By Leon M. Despres
Chicago Daily News, March 6, 1976
HUMAN BEING AND CITIZEN: Essays on Virtue, Freedom and the Common Good, by George Anastaplo (Swallow Press, 1975).
Socrates of Athens might have found Chicago inhospitable to his career of walking in a city’s central plaza, cross-questioning citizens and teaching the young. Nevertheless, his direct philosophical descendent, a neo-Socrates named George Anastaplo, my neighbor, lives and flourishes in Chicago on S. Harper Ave., and has spent the last 25 years teaching the young, questioning nearly everyone he talks to and making smug people feel uncomfortable.
Like Socrates, Anastaplo knows and quotes the great poets, expresses himself clearly, uses simple examples to illustrate his points, and constantly asks: “What is virtue? What is justice? What is a wise man?
Chicago sentenced our neo-Socrates to a figurative drinking of the hemlock even before he began his career as philosopher. In 1951 when he expected to become a lawyer, a Chicago committee on “character and fitness” voted him unfit because he would not answer whether he was a member of the Communist Party. The vote closed the bar to him, but launched him as philosopher, writer, speaker and university teacher.
In 1972, political scientist C. Herman Pritchett wrote of him:
“On April 24, 1961, the Supreme Court of the United States by a vote of five to four, affirmed the action of the Illinois Supreme Court which, by a vote of four to three, had upheld the decision of the Committee on Character and Fitness of the Illinois bar which, by a vote of eleven to six, had decided that George Anastaplo was unflt for admission to the Illinois bar.
“This was not Anastaplo’s only such experience with power structures. In 1960 he was expelled from Soviet Russia for protesting harassment of another American, and in 1970 from the Greece of the Colonels. As W. C. Fields might have said, any man who is kicked out of Russia, Greece and the Illinois bar can’t be all bad.”
In “Human Being and Citizen,” a collection of 17 separate polished and lustrous writings (8 talks, 6 articles, and 3 book reviews, covering 1963-1974), we soon learn what there is in George Anastaplo that led him not to answer the committee’s fatal question. He opposes any government’s punishment of beliefs, or threats of punishment, or compulsions to disclose beliefs.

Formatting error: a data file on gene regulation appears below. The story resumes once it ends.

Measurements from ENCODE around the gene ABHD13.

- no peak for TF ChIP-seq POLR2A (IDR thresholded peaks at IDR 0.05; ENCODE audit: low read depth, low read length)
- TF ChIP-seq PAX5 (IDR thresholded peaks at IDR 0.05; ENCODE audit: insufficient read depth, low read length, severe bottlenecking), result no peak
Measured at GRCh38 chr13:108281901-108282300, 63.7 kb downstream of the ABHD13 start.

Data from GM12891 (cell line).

Like Socrates, of whom Xenophon wrote that he would have been acquitted ”if in any moderate degree he would have conciliated the favor of his judges.” Anastaplo rigorously rejected the committee’s question as constitutionally impermissible and refused to relate his favorable personal record.
Anastaplo was no Communist. On the contrary, his writings make clear that he tends toward conservatism on social issues. He supports the free market of capitalism as he supports the free market of ideas; and he upholds all just laws. For Anastaplo’s own engaging evaluation of himself, the reader of the book should turn at once to the chapter titled, “What’s Really Wrong with George Anastaplo?”
Throughout his book, Anastaplo deals with a range of philosophical, political and legal subjects, all with generosity, eloquence and good humor, but not humorously. He is dead serious about his devotion to justice and established just law.
He disapproves Thoreau on civil disobedience, and Malcolm X and Stokely Carmichael on black culture. Writing in February, 1974, he disapproved strongly the impeachment of Nixon because he thought (mistakenly, I believe) that the drive for impeachment was based on dislike for Nixon and not on solid evidence of high criminal acts.
To each problem he applies the forms of Socratic inquiry. If he talks of pollution, he says we need “to inquire into the nature of nature.” About the prospects of neurobiology and psychobiology, he says we must deal with the questions: “What is a good man? How does a good man come to be? What kind of man is likely to develop?”
A FOOTNOTE about footnotes. After 221 pages of clear, well-articulated prose, Anastaplo gives us 100 pages of footnotes. Could not the footnote material also have been articulated into the main body of the chapters? Nevertheless, you will enjoy the footnotes if you view them as a free wheeling anthology of comments, reminiscences, quotations and incidents of great illumination and fascination.
For example, you will learn on Page 286 that the student editors of the University of Chicago Law Review were compelled in late 1951 “by their law school dean (who went on to become president of the University of Chicago and thereafter attorney general of the United States) to return to me an article about my exclusion from the bar which they had commissioned me to write and which they had been prepared to publish.”
The book deserves several readings. It will leave many impressions on the reader. Above all, it will leave the abiding impression of the correctness of what a footnote tells us Anastaplo said to the misguided committee on character and fitness, “that the American bar needed me more than I needed the American bar.” We lost a great lawyer, but Chicago gained a great neo-Socrates.
Leon M. Despres is a Chicago attorney and former alderman of the 5th Ward.